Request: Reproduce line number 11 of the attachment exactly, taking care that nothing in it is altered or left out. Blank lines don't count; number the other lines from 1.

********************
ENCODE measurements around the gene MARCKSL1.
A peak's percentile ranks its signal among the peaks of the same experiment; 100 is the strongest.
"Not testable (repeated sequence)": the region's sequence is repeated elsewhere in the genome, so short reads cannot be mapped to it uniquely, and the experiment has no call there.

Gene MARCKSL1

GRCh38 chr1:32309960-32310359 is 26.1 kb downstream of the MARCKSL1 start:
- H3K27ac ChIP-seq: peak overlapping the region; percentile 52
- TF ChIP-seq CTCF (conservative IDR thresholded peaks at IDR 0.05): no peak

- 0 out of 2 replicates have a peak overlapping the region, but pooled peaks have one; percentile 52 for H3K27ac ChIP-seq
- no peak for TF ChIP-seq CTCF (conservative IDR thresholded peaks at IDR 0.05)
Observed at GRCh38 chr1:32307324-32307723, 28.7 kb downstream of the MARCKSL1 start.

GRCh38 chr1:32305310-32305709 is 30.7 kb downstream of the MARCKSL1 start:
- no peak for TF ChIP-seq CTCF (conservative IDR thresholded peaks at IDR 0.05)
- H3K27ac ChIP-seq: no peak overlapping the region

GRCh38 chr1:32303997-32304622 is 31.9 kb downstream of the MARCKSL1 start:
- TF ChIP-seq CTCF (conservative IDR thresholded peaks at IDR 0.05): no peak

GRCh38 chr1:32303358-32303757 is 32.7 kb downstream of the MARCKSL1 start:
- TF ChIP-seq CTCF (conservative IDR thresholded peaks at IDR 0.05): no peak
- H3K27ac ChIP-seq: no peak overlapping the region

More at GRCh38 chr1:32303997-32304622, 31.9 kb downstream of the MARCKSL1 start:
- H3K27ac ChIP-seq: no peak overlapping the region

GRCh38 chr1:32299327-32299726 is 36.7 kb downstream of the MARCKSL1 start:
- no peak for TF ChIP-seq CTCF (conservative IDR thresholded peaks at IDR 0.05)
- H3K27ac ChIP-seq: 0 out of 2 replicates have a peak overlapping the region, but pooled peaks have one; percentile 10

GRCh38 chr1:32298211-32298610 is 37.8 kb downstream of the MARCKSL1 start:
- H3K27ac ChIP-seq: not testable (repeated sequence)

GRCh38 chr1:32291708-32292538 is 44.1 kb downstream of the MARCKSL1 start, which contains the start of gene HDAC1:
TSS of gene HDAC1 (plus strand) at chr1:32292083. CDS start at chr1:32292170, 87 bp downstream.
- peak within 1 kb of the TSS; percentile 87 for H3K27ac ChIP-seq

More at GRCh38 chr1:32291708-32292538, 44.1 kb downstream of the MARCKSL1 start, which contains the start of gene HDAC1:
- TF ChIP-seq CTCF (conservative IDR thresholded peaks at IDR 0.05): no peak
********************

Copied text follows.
GRCh38 chr1:32305310-32305709 is 30.7 kb downstream of the MARCKSL1 start: